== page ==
As Christians and evangelical Christianity get more and more mention in the press, we need to be smarter about testing what is properly represented, misrepresented, or what might have been compromised in the process.
For instance, I read a newspaper article recently about a certain Christian University that is eager to up their football program to a higher level. They want to be to evangelicals what Notre Dame is to Catholics and Brigham Young is to Mormons. They want to be a major national football power.
To help them achieve this goal, they have hired a new high-profile football coach and athletic director who both have experience building national programs out of more humble beginnings. The notable thing about these hirings was that both men were available because they walked away from their former jobs under the cloud of suspicion over sexual assault charges, hiring escort services and using sex to lure prospective players to their programs. This, of course, would make their hiring by any university somewhat suspect. What followed was an article that basically defended the university’s position by stressing aspects of evangelical Christianity such as confession, forgiveness, grace, and second, third and fourth chances. It all sounded so good — even a lot of the things we stress here at the Catch — but it troubled me nonetheless, and I couldn’t figure out why.
I spent a good deal of the day thinking about this and talking with Marti and others until I began to realize that the article was using the gospel and aspects of the gospel message not to spread the message or to set people free, but to justify a football program. Not only that, the university was using the gospel to go ahead of itself to remove potential controversy before it happened. It was really an excellent piece of public relations anticipating criticism and answering questions before they were asked. But in the process, it reduced the gospel, making it a means to a questionable end. They were not spreading the good news of the grace of God here, as much as trying to head off criticism of the school at the pass.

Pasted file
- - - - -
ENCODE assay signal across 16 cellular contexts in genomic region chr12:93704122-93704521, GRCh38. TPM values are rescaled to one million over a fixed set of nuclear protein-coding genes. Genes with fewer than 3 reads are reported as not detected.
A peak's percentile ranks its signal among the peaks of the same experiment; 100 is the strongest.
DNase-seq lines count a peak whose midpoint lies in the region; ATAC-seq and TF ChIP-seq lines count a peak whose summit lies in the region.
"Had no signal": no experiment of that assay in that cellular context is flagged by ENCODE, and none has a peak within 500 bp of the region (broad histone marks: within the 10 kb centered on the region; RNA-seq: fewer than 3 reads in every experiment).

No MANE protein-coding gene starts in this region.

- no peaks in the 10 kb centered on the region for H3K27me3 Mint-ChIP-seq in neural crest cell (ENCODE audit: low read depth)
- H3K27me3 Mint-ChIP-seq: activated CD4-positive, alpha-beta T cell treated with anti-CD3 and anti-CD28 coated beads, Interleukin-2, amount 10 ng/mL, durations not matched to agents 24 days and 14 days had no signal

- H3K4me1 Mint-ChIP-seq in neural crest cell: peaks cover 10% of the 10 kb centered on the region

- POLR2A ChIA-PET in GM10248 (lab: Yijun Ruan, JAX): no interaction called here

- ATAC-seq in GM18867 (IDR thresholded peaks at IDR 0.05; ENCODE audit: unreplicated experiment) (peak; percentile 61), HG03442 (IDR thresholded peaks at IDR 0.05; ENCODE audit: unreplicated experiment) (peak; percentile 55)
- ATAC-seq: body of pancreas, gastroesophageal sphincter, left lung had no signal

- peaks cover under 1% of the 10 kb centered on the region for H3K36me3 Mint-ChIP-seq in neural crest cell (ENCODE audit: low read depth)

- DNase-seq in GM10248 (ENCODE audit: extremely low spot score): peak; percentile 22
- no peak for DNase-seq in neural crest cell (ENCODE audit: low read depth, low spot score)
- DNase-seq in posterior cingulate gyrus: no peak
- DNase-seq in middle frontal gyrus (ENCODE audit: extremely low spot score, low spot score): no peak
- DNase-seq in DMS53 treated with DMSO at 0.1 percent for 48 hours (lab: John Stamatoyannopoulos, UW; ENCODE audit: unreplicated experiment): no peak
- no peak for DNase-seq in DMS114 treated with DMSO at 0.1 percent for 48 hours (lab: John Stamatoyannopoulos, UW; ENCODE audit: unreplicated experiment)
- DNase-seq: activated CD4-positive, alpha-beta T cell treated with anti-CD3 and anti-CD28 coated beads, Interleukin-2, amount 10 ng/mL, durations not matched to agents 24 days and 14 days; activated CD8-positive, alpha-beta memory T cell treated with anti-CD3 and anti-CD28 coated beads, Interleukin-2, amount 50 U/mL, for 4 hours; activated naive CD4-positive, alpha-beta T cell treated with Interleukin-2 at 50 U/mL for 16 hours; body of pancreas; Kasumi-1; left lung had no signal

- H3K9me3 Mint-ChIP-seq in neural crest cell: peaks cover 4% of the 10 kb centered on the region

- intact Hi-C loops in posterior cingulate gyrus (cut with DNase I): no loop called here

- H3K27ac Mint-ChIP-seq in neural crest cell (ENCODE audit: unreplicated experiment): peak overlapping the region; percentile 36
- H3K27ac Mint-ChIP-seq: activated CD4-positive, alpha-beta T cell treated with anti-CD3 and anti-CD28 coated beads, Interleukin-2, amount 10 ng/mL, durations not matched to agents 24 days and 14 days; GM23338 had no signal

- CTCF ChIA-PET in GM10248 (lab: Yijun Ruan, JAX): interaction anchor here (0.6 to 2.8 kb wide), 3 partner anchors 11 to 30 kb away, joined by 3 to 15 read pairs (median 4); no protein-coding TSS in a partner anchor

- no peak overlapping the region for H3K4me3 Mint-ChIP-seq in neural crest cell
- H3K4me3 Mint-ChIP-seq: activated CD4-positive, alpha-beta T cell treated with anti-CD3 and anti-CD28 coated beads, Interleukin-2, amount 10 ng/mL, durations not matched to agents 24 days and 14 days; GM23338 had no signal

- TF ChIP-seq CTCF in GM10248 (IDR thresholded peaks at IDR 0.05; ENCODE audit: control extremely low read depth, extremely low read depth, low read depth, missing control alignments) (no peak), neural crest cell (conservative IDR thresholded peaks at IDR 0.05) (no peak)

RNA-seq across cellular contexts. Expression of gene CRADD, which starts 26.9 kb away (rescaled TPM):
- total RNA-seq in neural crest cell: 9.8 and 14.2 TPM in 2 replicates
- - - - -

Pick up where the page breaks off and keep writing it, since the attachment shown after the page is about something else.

Ultimately, I think it was all about too much talk too soon. When you defend something that strongly, and even make the gospel accessory to a football program, you are revealing the fact that you’re not too sure this is a good idea either. If the school is solidly behind these men, then explanations are not necessary, you simply move ahead and let your life and your decisions speak for themselves.
Are we running a public relations campaign here, or are we walking every day in the living, breathing truth of the gospel of Jesus Christ? That story gets told as it unfolds through the reality of our lives, day by day. You can spin it all you want up front, but the reality of the truth will be known as the lives of these leaders and their students unfold. This is where this story applies to all of us. Let people say what they want to say; questions will be answered through the real lives and stories of the people involved. Then the gospel will be the reason, and God will be glorified.